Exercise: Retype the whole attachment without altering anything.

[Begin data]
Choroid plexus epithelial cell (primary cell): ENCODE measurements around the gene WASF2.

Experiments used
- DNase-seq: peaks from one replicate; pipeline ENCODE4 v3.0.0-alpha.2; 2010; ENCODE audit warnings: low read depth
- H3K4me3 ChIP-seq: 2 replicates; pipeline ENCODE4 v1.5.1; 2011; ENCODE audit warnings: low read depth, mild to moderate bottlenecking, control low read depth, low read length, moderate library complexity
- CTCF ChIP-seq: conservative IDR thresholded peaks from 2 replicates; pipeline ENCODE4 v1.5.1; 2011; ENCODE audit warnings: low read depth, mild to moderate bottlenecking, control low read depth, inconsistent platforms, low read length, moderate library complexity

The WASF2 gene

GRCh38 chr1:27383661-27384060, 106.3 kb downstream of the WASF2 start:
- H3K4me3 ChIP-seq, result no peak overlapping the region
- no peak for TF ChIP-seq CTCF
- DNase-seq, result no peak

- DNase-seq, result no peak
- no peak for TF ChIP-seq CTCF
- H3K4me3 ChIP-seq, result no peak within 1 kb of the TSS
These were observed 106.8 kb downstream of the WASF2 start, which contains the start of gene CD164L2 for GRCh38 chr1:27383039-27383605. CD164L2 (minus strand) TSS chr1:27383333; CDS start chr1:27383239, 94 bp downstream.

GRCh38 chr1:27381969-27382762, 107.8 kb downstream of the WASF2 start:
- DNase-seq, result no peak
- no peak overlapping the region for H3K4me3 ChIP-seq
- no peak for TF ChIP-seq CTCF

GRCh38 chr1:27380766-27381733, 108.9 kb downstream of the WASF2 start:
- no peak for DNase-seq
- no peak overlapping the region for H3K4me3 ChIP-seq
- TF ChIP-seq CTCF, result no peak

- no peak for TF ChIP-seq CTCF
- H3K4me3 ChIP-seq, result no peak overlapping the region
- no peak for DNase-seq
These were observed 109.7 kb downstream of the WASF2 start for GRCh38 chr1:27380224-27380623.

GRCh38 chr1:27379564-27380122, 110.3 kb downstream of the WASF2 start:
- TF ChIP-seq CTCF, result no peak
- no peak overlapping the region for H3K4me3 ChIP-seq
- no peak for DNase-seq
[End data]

Choroid plexus epithelial cell (primary cell): ENCODE measurements around the gene WASF2.

Experiments used
- DNase-seq: peaks from one replicate; pipeline ENCODE4 v3.0.0-alpha.2; 2010; ENCODE audit warnings: low read depth
- H3K4me3 ChIP-seq: 2 replicates; pipeline ENCODE4 v1.5.1; 2011; ENCODE audit warnings: low read depth, mild to moderate bottlenecking, control low read depth, low read length, moderate library complexity
- CTCF ChIP-seq: conservative IDR thresholded peaks from 2 replicates; pipeline ENCODE4 v1.5.1; 2011; ENCODE audit warnings: low read depth, mild to moderate bottlenecking, control low read depth, inconsistent platforms, low read length, moderate library complexity

The WASF2 gene

GRCh38 chr1:27383661-27384060, 106.3 kb downstream of the WASF2 start:
- H3K4me3 ChIP-seq, result no peak overlapping the region
- no peak for TF ChIP-seq CTCF
- DNase-seq, result no peak

- DNase-seq, result no peak
- no peak for TF ChIP-seq CTCF
- H3K4me3 ChIP-seq, result no peak within 1 kb of the TSS
These were observed 106.8 kb downstream of the WASF2 start, which contains the start of gene CD164L2 for GRCh38 chr1:27383039-27383605. CD164L2 (minus strand) TSS chr1:27383333; CDS start chr1:27383239, 94 bp downstream.

GRCh38 chr1:27381969-27382762, 107.8 kb downstream of the WASF2 start:
- DNase-seq, result no peak
- no peak overlapping the region for H3K4me3 ChIP-seq
- no peak for TF ChIP-seq CTCF

GRCh38 chr1:27380766-27381733, 108.9 kb downstream of the WASF2 start:
- no peak for DNase-seq
- no peak overlapping the region for H3K4me3 ChIP-seq
- TF ChIP-seq CTCF, result no peak

- no peak for TF ChIP-seq CTCF
- H3K4me3 ChIP-seq, result no peak overlapping the region
- no peak for DNase-seq
These were observed 109.7 kb downstream of the WASF2 start for GRCh38 chr1:27380224-27380623.

GRCh38 chr1:27379564-27380122, 110.3 kb downstream of the WASF2 start:
- TF ChIP-seq CTCF, result no peak
- no peak overlapping the region for H3K4me3 ChIP-seq
- no peak for DNase-seq